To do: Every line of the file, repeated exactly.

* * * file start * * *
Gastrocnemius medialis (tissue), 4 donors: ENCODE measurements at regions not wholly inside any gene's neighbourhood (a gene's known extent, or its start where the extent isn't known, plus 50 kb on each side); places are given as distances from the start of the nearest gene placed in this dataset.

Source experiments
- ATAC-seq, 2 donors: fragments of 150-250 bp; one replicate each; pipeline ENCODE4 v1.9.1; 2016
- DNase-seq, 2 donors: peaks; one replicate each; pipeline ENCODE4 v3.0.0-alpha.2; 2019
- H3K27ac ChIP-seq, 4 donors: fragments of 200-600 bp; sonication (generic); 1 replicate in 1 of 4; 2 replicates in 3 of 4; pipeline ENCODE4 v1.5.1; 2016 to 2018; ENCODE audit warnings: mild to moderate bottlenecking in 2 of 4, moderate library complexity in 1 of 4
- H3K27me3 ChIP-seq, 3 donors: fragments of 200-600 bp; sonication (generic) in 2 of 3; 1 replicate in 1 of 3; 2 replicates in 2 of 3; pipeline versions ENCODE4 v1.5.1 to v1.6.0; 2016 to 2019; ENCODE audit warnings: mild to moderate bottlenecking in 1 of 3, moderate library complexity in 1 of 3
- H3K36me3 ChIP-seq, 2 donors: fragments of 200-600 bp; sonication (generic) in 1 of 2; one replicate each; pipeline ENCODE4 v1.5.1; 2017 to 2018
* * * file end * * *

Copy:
Gastrocnemius medialis (tissue), 4 donors: ENCODE measurements at regions not wholly inside any gene's neighbourhood (a gene's known extent, or its start where the extent isn't known, plus 50 kb on each side); places are given as distances from the start of the nearest gene placed in this dataset.

Source experiments
- ATAC-seq, 2 donors: fragments of 150-250 bp; one replicate each; pipeline ENCODE4 v1.9.1; 2016
- DNase-seq, 2 donors: peaks; one replicate each; pipeline ENCODE4 v3.0.0-alpha.2; 2019
- H3K27ac ChIP-seq, 4 donors: fragments of 200-600 bp; sonication (generic); 1 replicate in 1 of 4; 2 replicates in 3 of 4; pipeline ENCODE4 v1.5.1; 2016 to 2018; ENCODE audit warnings: mild to moderate bottlenecking in 2 of 4, moderate library complexity in 1 of 4
- H3K27me3 ChIP-seq, 3 donors: fragments of 200-600 bp; sonication (generic) in 2 of 3; 1 replicate in 1 of 3; 2 replicates in 2 of 3; pipeline versions ENCODE4 v1.5.1 to v1.6.0; 2016 to 2019; ENCODE audit warnings: mild to moderate bottlenecking in 1 of 3, moderate library complexity in 1 of 3
- H3K36me3 ChIP-seq, 2 donors: fragments of 200-600 bp; sonication (generic) in 1 of 2; one replicate each; pipeline ENCODE4 v1.5.1; 2017 to 2018